By Betty Thomason Owens
One of the most important aspects of a healthy diet is knowing when to eat and when to stop. If you’re “tuned in” to your body’s frequency, you’ll know when you’re really hungry and when you’re not. When is it thirst, and not hunger? When should you “just say no” to your cravings because your stomach is either full, or just not hungry?
If you have never experienced these signals, perhaps you’re not listening. Some of us were raised on a rigid dietary schedule. We ate when we were fed. In those cases, you will often notice hunger pangs right around the usual time of feeding. Babies usually cry to signal hunger pangs. When they grow up, they learn to solve the problem on their own. Some husbands apparently never grow past the crying stage, but that’s another subject.
If you sit down to a meal, and you’re not really hungry, do you eat anyway? Or do you nibble a few things and spend the time conversing with family or friends (assuming you have family and/or friends with which to enjoy your meal). If you live alone, or must eat alone, and you’re not hungry, you can just skip that meal and eat later. Complications usually arise when we must prepare and/or share meals with others. In many cases, we tend to eat whether we’re hungry or not.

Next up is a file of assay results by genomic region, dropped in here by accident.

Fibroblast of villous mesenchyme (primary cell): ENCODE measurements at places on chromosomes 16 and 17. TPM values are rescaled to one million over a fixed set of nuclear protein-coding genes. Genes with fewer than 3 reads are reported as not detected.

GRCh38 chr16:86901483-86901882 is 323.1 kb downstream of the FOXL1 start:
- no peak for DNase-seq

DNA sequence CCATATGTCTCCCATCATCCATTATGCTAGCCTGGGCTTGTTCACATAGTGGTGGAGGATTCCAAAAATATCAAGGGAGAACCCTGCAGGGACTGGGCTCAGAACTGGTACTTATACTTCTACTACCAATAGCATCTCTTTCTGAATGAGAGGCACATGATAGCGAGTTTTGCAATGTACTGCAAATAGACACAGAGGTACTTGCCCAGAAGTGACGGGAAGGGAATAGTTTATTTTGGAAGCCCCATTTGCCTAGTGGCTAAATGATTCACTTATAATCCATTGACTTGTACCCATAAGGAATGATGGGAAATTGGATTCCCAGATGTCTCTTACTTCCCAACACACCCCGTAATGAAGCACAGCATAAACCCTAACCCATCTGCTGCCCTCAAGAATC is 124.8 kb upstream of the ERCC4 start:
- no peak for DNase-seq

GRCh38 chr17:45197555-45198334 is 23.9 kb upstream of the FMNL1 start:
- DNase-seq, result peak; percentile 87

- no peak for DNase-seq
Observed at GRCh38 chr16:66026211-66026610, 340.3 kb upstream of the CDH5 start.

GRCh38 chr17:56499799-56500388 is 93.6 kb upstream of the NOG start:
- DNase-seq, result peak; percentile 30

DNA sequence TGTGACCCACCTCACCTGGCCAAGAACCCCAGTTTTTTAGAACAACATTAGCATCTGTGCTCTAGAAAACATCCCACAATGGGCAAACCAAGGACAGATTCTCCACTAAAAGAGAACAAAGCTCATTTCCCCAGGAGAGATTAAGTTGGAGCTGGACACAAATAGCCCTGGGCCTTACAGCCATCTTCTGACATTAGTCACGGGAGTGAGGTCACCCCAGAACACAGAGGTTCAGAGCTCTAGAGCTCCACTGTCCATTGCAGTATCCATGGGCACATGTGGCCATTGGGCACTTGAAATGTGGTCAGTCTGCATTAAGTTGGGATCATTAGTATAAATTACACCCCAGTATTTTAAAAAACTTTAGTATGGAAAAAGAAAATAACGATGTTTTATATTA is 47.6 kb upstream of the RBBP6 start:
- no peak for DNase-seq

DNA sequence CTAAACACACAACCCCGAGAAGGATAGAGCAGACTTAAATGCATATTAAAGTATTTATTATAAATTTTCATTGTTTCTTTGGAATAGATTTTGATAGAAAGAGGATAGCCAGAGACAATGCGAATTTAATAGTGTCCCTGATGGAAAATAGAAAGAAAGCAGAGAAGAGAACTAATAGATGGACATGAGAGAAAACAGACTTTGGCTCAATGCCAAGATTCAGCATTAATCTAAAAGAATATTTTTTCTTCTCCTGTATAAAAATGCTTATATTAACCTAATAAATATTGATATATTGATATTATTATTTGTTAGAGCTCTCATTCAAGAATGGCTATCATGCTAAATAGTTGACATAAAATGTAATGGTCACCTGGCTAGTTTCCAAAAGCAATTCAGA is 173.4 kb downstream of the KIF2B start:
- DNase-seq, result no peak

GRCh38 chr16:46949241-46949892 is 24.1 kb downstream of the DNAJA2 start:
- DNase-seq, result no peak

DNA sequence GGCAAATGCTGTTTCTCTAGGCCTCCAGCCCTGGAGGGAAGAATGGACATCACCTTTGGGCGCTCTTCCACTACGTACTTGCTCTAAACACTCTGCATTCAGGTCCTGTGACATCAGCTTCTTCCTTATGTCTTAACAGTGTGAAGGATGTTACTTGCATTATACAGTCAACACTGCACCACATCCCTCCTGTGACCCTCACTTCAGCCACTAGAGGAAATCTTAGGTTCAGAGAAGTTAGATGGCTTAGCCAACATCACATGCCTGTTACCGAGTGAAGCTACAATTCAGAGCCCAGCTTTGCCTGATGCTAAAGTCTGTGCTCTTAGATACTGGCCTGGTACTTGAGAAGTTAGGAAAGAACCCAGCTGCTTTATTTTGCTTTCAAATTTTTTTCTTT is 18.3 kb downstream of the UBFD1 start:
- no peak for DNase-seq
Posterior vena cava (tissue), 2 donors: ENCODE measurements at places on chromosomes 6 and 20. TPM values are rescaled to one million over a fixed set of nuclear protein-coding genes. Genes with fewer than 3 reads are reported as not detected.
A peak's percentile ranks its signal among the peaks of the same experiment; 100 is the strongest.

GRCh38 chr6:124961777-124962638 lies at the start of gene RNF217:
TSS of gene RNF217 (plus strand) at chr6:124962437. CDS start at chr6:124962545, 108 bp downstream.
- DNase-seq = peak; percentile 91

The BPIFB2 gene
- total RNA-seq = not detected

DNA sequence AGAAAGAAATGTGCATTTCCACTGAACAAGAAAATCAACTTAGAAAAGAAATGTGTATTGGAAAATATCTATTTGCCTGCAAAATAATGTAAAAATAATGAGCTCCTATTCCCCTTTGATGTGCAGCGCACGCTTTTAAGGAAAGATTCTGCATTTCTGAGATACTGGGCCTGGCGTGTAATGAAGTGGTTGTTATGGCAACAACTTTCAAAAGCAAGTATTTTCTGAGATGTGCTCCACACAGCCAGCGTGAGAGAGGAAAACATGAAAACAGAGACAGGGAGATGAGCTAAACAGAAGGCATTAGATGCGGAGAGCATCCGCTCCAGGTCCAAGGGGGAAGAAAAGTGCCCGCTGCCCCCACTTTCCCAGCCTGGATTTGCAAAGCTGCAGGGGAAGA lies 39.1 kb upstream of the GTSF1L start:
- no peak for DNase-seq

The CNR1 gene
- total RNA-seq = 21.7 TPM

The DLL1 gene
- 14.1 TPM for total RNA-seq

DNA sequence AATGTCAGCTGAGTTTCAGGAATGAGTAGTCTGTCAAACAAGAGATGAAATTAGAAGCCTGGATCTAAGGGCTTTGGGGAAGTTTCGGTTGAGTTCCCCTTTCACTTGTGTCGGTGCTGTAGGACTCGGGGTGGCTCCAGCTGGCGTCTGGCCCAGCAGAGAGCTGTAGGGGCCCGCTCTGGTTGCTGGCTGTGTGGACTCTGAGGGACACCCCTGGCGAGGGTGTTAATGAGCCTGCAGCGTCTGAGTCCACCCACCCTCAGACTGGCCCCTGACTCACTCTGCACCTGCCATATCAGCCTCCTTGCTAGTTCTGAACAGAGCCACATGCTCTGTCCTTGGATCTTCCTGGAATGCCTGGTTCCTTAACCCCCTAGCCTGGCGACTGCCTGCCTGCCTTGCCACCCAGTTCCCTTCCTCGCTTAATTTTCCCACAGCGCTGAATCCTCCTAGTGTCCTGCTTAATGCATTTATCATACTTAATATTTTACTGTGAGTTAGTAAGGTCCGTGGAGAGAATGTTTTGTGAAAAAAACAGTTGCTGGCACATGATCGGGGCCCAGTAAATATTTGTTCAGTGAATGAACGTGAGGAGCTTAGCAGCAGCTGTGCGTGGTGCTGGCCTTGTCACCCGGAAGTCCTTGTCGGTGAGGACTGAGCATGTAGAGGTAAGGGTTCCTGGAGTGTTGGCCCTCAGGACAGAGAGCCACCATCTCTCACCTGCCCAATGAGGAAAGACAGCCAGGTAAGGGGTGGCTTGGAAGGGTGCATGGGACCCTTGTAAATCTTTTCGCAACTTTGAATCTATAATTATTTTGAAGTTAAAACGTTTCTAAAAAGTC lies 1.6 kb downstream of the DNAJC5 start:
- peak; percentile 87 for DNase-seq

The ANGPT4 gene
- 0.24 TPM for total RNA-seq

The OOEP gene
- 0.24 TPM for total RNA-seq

According to Rebecca Scritchfield, in her article published in Health & Wellness (Eat & Run), July 2012:
Normal eating involves trusting your body to tell you when it needs nourishment and when it doesn’t. Normal eating is listening to those signals.
An exception to that rule: You should eat breakfast within two hours of rising, whether you feel like it or not, to create energy for your day. You’ll need the energy, even if you don’t exercise. Your brain will function better with the right fuel. Donuts and coffee may not be the best fuel for your brain or your body, so determine to make right choices.
Another key: Eat slowly and enjoy your food. When you concentrate on the food you’re eating and think about how it tastes, you’ll enjoy it more, and feel satisfied when finished.
Don’t overeat. You’ll also notice body signals when you’ve eaten enough. Learn to stop eating when you’re full. Don’t habitually overfill your tank, which could lead to weight problems down the road.
So eat when you’re hungry, and stop when you’re full. Easy, right? Well, if it was, we wouldn’t need to have this conversation. Sometimes, you just need to be reminded. If you can retrain your body in this way, you may notice positive side effects, like weight loss and extra energy. Don’t be alarmed, that’s the goal.
God bless your new year with success in this and every area of your life. And stop back in every Monday and Friday this month to learn more about Healthy Eating.